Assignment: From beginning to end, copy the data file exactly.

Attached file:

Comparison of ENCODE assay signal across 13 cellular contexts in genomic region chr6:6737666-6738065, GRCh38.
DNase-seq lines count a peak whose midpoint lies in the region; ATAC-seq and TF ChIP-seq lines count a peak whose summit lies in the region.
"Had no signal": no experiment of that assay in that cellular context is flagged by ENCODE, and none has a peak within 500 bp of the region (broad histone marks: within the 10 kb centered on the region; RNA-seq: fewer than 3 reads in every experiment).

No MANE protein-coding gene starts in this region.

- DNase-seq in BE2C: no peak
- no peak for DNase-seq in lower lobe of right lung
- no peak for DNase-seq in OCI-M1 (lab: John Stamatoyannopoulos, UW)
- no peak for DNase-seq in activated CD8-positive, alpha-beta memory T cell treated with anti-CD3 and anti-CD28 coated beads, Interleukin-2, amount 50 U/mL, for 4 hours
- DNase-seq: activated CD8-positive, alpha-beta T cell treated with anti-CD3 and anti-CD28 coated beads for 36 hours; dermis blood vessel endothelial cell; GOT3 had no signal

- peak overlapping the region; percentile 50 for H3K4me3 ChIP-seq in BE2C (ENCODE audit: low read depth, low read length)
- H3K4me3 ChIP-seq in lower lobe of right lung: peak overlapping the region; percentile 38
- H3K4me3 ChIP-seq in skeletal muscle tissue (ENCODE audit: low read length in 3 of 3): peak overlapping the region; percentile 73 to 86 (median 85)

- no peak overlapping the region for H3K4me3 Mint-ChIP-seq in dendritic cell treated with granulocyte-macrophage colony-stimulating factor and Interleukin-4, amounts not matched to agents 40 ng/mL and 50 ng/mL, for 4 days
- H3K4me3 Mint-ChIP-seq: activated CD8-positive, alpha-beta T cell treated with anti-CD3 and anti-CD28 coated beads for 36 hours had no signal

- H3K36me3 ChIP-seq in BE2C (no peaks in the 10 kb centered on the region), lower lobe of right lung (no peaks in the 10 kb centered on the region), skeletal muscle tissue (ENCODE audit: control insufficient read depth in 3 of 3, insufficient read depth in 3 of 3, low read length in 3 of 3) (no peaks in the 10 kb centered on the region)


Comparison of ENCODE assay signal across 13 cellular contexts in genomic region chr6:6737666-6738065, GRCh38.
DNase-seq lines count a peak whose midpoint lies in the region; ATAC-seq and TF ChIP-seq lines count a peak whose summit lies in the region.
"Had no signal": no experiment of that assay in that cellular context is flagged by ENCODE, and none has a peak within 500 bp of the region (broad histone marks: within the 10 kb centered on the region; RNA-seq: fewer than 3 reads in every experiment).

No MANE protein-coding gene starts in this region.

- DNase-seq in BE2C: no peak
- no peak for DNase-seq in lower lobe of right lung
- no peak for DNase-seq in OCI-M1 (lab: John Stamatoyannopoulos, UW)
- no peak for DNase-seq in activated CD8-positive, alpha-beta memory T cell treated with anti-CD3 and anti-CD28 coated beads, Interleukin-2, amount 50 U/mL, for 4 hours
- DNase-seq: activated CD8-positive, alpha-beta T cell treated with anti-CD3 and anti-CD28 coated beads for 36 hours; dermis blood vessel endothelial cell; GOT3 had no signal

- peak overlapping the region; percentile 50 for H3K4me3 ChIP-seq in BE2C (ENCODE audit: low read depth, low read length)
- H3K4me3 ChIP-seq in lower lobe of right lung: peak overlapping the region; percentile 38
- H3K4me3 ChIP-seq in skeletal muscle tissue (ENCODE audit: low read length in 3 of 3): peak overlapping the region; percentile 73 to 86 (median 85)

- no peak overlapping the region for H3K4me3 Mint-ChIP-seq in dendritic cell treated with granulocyte-macrophage colony-stimulating factor and Interleukin-4, amounts not matched to agents 40 ng/mL and 50 ng/mL, for 4 days
- H3K4me3 Mint-ChIP-seq: activated CD8-positive, alpha-beta T cell treated with anti-CD3 and anti-CD28 coated beads for 36 hours had no signal

- H3K36me3 ChIP-seq in BE2C (no peaks in the 10 kb centered on the region), lower lobe of right lung (no peaks in the 10 kb centered on the region), skeletal muscle tissue (ENCODE audit: control insufficient read depth in 3 of 3, insufficient read depth in 3 of 3, low read length in 3 of 3) (no peaks in the 10 kb centered on the region)